Incorporating these methods into your negotiation tool kit could prove very helpful in your negotiations during these tight economic times in agriculture. They may not bear fruit in every case but, if they help in just a few situations it could add up across multiple landlords, suppliers and markets you sell to. Experiment and give some of these techniques a try.

Source: Harvard Law School Daily Blog, Six Guidelines for “Getting to Yes”, Katie Shonk, Oct. 2015

Monday, September 12, 2016

What Direction will 2017 Farmlands Rents Go? Stay the Same? Up? or Down?

by David Bau, Extension Educator

Each year I put together tables listing actual farmland rental rates by county from Adult Farm Management Records.  Unfortunately farmers and landlords are starting to negotiate 2017 farmland rental rates and the last actual numbers available are for 2015 so I am forced to estimate figures for 2016 and 2017.  When I did this last year I used an estimate of a 5% decline and the actual figure came in at 5.3% decline statewide.  For 2016 I heard many times that rents were down $20 to $25 per acre, although some rents went up and some remained the same.  In table 1 below I estimated a 10% decline in 2016 from 2015.

But what direction should 2017 farmland rental rates go?  How do I determine an estimate for 2017 farmland rental rates?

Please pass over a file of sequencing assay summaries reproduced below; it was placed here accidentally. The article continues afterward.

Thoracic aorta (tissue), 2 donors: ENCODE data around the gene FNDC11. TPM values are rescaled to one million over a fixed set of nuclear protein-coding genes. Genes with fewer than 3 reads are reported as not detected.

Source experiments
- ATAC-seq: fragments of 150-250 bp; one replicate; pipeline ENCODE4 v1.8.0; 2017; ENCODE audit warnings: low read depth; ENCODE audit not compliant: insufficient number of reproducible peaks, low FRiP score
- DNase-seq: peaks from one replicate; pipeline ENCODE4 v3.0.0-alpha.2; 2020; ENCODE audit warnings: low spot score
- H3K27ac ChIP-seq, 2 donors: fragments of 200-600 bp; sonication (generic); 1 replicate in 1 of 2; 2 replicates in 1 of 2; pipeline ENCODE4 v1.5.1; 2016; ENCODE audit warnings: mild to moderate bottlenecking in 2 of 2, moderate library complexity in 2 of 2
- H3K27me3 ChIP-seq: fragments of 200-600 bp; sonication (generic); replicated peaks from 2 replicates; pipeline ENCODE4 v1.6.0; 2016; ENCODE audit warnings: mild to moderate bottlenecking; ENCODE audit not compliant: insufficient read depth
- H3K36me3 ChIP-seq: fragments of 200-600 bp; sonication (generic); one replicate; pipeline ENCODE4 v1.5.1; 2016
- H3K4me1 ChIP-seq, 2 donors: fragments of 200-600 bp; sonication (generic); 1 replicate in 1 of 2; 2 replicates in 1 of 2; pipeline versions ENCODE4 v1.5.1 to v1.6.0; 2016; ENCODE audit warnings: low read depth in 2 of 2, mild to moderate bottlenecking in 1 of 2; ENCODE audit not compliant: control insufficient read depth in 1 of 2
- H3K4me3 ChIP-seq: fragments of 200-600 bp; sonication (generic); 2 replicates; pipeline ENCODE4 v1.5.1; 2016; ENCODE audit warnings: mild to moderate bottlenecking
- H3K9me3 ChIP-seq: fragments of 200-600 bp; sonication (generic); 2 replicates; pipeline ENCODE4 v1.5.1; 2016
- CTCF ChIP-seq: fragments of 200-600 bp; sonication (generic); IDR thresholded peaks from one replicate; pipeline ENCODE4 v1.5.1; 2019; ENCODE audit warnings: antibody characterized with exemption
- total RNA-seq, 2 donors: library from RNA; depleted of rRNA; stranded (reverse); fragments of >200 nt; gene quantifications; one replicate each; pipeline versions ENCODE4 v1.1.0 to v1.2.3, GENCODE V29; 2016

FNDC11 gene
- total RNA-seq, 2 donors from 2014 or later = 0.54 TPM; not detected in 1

Should they stay the same? 
Landlord property taxes continue to increase, while schools pass referendums that also increase taxes. If rents stay the same, a landlord’s income will go down if taxes increase and if taxes are not increasing the revenue to the landlord will remain constant, when they have grown accustomed to significant increases since 2007.

Should they go up?
Landlord expenses increase as property taxes increase and they want to pass this cost increase onto the farmer and increase the rental rate. Another example might be where there has been a long term lease in place where the rental rate has not changed for many years and this rate might be considered low today and due for an increase.

Should they go down?
Farmers have experienced decreasing corn and soybean prices since record high prices in 2012 for corn and 2013 for soybeans and current prices offered for 2017 corn and beans are below what farmers sold their grain for in 2007, when rents were $125 per acre. Average production budgets for 2017 indicate losses for farmers if rents are above $100 per acre. With the average rents in Table 1 in 2015 averaging $217 per acre, to go down to $100 per acre would be over 50% reduction in average rents.